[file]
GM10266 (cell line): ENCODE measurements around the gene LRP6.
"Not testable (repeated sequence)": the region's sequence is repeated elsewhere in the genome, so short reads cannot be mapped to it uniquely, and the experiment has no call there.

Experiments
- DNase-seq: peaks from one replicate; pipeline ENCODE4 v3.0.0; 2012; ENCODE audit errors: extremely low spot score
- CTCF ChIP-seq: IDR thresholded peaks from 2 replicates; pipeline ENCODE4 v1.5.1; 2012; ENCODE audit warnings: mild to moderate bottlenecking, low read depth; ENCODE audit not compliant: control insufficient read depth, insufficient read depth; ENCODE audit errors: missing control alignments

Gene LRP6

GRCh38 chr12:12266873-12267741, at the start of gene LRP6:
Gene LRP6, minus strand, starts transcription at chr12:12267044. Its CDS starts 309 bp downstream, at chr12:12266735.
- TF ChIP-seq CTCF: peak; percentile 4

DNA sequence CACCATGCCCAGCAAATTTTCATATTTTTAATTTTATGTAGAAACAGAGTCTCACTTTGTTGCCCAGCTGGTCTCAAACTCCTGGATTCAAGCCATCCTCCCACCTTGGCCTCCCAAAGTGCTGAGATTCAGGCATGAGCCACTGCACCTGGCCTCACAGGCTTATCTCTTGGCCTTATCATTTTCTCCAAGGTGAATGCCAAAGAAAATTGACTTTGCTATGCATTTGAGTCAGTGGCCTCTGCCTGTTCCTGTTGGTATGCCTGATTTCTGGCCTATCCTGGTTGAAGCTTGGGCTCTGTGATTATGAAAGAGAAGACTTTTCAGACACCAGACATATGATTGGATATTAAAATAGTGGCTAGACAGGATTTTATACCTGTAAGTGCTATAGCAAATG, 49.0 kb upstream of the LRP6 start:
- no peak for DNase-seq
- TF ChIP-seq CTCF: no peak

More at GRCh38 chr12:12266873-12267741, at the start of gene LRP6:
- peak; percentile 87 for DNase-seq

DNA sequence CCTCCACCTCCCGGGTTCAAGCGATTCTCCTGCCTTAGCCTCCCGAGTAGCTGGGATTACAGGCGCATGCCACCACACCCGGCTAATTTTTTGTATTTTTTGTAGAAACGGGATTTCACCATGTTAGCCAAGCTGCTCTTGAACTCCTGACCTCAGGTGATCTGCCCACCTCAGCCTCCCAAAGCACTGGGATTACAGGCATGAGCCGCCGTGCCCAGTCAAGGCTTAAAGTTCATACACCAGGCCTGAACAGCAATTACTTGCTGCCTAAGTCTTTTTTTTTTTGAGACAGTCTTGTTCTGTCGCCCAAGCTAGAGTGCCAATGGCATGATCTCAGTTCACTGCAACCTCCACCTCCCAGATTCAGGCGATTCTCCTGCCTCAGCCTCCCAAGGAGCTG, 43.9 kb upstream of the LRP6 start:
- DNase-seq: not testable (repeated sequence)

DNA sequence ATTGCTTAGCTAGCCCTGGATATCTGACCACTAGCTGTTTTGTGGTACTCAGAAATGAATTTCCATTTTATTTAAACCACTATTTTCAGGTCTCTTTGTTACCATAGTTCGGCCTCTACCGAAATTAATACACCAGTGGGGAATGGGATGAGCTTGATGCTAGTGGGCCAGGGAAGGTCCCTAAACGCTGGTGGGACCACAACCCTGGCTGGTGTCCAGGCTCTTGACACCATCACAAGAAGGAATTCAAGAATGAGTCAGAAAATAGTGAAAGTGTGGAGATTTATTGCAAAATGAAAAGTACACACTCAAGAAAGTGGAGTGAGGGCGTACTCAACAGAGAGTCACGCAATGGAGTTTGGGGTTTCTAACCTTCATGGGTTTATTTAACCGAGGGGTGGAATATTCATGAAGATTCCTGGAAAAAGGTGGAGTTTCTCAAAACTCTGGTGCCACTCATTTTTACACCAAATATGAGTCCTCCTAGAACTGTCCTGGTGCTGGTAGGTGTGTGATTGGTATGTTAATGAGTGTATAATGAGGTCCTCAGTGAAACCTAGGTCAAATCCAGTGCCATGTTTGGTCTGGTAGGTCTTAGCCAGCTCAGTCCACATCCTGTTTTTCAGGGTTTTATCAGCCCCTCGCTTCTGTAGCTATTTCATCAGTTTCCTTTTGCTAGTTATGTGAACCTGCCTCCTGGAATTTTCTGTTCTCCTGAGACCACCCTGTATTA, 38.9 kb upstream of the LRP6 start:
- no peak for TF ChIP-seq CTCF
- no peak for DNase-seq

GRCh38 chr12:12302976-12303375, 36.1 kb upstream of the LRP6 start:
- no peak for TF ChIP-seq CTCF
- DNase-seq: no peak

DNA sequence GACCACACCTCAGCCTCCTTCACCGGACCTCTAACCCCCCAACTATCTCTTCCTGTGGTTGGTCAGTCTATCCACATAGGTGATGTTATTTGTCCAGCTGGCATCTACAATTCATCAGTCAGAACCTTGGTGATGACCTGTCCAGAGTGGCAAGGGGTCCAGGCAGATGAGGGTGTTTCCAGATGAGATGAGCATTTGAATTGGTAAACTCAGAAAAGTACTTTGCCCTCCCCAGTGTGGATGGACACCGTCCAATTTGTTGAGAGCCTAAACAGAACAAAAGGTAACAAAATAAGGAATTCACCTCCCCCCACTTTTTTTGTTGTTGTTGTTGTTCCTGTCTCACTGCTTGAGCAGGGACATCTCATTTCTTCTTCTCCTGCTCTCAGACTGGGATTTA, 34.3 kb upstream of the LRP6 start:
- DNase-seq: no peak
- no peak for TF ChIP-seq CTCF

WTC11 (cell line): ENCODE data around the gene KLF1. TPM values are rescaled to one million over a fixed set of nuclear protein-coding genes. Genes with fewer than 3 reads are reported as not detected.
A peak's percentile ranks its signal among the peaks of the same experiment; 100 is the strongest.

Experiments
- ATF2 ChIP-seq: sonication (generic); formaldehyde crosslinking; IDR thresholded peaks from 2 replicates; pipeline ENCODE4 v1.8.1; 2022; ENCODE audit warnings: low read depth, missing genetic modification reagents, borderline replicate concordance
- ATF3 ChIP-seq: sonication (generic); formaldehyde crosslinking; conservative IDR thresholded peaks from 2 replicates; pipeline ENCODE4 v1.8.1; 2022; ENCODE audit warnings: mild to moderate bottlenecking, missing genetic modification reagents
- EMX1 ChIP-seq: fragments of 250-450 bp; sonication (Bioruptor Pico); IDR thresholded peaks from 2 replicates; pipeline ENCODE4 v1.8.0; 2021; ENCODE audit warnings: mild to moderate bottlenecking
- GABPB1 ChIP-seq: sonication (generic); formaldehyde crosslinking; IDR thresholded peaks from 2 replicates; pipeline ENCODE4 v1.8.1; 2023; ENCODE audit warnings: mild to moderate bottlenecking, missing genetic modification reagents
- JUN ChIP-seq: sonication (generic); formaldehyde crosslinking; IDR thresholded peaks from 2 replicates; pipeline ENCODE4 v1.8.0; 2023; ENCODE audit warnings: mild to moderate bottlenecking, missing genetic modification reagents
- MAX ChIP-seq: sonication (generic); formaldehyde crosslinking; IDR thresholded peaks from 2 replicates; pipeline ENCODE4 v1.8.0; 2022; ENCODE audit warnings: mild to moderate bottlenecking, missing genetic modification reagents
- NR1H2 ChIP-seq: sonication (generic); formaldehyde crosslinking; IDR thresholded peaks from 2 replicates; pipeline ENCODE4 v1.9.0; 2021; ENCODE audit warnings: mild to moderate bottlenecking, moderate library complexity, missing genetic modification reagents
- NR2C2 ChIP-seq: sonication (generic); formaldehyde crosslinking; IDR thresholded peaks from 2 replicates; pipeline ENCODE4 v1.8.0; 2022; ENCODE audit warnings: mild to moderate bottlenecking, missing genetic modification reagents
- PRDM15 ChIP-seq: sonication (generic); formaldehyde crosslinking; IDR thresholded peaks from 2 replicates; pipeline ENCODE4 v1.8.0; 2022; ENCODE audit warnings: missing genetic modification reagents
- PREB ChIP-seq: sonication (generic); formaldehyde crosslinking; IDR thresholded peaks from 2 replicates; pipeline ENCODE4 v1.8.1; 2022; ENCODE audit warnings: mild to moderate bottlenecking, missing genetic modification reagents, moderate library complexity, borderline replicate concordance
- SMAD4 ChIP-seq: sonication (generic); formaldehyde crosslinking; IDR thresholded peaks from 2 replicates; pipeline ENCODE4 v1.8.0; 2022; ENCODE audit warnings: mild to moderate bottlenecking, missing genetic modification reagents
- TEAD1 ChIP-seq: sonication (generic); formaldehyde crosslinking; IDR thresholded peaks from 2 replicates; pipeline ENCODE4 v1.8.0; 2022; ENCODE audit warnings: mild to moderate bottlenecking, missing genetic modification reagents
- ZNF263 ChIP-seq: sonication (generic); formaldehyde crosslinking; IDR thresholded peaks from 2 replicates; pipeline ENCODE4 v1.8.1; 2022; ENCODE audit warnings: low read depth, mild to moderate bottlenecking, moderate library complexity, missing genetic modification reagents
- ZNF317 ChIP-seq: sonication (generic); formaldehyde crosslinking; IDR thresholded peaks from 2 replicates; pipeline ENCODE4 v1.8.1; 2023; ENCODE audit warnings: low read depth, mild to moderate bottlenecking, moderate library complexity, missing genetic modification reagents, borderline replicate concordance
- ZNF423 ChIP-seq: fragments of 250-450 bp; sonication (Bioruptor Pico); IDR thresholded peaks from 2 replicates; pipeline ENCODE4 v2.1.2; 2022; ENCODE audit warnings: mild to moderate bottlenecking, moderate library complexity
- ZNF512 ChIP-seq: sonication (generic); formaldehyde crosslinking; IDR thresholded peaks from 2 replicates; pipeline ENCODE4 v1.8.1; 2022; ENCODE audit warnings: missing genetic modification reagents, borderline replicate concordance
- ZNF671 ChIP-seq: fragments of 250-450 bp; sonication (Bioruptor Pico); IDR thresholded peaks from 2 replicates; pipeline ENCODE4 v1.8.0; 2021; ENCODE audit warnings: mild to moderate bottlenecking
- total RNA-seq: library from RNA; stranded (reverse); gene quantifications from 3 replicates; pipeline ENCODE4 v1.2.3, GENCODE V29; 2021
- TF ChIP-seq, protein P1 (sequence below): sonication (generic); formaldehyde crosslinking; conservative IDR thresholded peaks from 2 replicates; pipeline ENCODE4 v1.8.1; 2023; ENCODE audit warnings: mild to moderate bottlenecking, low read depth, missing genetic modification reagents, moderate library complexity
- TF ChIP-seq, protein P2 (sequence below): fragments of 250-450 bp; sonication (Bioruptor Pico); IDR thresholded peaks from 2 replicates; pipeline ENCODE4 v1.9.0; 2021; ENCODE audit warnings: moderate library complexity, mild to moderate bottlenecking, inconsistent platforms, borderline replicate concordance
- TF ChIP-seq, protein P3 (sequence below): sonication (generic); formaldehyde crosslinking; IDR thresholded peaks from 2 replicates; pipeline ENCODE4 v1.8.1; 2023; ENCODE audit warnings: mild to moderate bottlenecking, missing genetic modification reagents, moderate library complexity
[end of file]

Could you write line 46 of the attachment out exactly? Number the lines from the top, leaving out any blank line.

- total RNA-seq: library from RNA; stranded (reverse); gene quantifications from 3 replicates; pipeline ENCODE4 v1.2.3, GENCODE V29; 2021